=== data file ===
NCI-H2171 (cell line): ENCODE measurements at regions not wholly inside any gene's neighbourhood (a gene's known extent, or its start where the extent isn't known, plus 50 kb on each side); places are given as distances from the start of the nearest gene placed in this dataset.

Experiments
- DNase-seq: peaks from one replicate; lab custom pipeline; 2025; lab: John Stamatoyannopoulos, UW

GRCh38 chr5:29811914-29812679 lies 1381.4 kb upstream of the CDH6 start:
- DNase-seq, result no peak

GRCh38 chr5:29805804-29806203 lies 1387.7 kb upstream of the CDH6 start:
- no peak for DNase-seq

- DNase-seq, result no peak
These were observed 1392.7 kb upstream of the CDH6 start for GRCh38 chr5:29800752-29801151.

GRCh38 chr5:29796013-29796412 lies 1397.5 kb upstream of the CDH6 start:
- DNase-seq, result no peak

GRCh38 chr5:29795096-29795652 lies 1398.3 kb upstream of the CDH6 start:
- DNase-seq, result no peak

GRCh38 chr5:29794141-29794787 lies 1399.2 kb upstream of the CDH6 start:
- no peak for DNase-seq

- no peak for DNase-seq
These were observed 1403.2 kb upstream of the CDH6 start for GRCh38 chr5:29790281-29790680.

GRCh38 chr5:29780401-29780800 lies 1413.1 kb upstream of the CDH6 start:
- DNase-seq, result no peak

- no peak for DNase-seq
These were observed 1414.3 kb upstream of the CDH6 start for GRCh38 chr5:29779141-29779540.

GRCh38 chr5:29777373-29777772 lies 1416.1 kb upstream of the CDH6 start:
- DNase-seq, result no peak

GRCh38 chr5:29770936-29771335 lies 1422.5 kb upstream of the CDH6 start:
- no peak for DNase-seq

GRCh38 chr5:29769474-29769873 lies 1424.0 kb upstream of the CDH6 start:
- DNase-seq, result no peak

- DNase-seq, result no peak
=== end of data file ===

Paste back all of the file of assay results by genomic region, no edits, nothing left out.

NCI-H2171 (cell line): ENCODE measurements at regions not wholly inside any gene's neighbourhood (a gene's known extent, or its start where the extent isn't known, plus 50 kb on each side); places are given as distances from the start of the nearest gene placed in this dataset.

Experiments
- DNase-seq: peaks from one replicate; lab custom pipeline; 2025; lab: John Stamatoyannopoulos, UW

GRCh38 chr5:29811914-29812679 lies 1381.4 kb upstream of the CDH6 start:
- DNase-seq, result no peak

GRCh38 chr5:29805804-29806203 lies 1387.7 kb upstream of the CDH6 start:
- no peak for DNase-seq

- DNase-seq, result no peak
These were observed 1392.7 kb upstream of the CDH6 start for GRCh38 chr5:29800752-29801151.

GRCh38 chr5:29796013-29796412 lies 1397.5 kb upstream of the CDH6 start:
- DNase-seq, result no peak

GRCh38 chr5:29795096-29795652 lies 1398.3 kb upstream of the CDH6 start:
- DNase-seq, result no peak

GRCh38 chr5:29794141-29794787 lies 1399.2 kb upstream of the CDH6 start:
- no peak for DNase-seq

- no peak for DNase-seq
These were observed 1403.2 kb upstream of the CDH6 start for GRCh38 chr5:29790281-29790680.

GRCh38 chr5:29780401-29780800 lies 1413.1 kb upstream of the CDH6 start:
- DNase-seq, result no peak

- no peak for DNase-seq
These were observed 1414.3 kb upstream of the CDH6 start for GRCh38 chr5:29779141-29779540.

GRCh38 chr5:29777373-29777772 lies 1416.1 kb upstream of the CDH6 start:
- DNase-seq, result no peak

GRCh38 chr5:29770936-29771335 lies 1422.5 kb upstream of the CDH6 start:
- no peak for DNase-seq

GRCh38 chr5:29769474-29769873 lies 1424.0 kb upstream of the CDH6 start:
- DNase-seq, result no peak

- DNase-seq, result no peak